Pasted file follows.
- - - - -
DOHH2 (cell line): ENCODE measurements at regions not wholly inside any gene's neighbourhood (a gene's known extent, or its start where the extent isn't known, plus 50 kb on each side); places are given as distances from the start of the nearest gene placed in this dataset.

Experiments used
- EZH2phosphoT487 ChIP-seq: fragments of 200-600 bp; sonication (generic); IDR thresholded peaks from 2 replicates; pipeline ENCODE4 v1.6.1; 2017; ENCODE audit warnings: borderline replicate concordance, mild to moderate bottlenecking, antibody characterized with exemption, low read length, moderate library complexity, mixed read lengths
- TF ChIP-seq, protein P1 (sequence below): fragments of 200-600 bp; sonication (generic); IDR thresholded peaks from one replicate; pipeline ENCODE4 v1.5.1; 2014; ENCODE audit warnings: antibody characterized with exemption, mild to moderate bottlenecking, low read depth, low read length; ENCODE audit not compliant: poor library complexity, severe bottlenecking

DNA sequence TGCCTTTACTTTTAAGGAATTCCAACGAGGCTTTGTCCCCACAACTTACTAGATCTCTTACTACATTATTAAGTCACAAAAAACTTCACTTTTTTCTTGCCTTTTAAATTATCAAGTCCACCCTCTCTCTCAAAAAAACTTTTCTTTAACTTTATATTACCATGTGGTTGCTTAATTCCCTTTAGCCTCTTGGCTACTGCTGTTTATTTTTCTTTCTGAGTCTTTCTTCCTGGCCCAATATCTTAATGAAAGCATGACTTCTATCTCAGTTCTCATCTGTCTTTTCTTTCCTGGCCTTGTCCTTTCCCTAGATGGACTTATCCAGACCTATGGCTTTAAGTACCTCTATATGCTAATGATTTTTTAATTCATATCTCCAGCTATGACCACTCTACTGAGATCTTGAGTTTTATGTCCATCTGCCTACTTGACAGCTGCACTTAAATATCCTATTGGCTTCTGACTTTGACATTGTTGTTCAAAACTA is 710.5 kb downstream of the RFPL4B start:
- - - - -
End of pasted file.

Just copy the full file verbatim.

DOHH2 (cell line): ENCODE measurements at regions not wholly inside any gene's neighbourhood (a gene's known extent, or its start where the extent isn't known, plus 50 kb on each side); places are given as distances from the start of the nearest gene placed in this dataset.

Experiments used
- EZH2phosphoT487 ChIP-seq: fragments of 200-600 bp; sonication (generic); IDR thresholded peaks from 2 replicates; pipeline ENCODE4 v1.6.1; 2017; ENCODE audit warnings: borderline replicate concordance, mild to moderate bottlenecking, antibody characterized with exemption, low read length, moderate library complexity, mixed read lengths
- TF ChIP-seq, protein P1 (sequence below): fragments of 200-600 bp; sonication (generic); IDR thresholded peaks from one replicate; pipeline ENCODE4 v1.5.1; 2014; ENCODE audit warnings: antibody characterized with exemption, mild to moderate bottlenecking, low read depth, low read length; ENCODE audit not compliant: poor library complexity, severe bottlenecking

DNA sequence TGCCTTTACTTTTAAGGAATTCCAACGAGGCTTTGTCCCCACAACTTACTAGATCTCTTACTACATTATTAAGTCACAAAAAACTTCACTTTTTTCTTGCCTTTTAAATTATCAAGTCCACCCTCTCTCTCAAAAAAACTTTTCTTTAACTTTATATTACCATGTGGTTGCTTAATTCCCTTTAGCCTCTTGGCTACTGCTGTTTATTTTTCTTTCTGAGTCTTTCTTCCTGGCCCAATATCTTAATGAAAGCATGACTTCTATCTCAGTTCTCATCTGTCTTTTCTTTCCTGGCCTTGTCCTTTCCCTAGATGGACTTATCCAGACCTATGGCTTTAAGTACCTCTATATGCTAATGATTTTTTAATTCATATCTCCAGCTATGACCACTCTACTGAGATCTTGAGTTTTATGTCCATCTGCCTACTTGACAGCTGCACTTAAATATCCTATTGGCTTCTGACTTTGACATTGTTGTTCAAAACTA is 710.5 kb downstream of the RFPL4B start: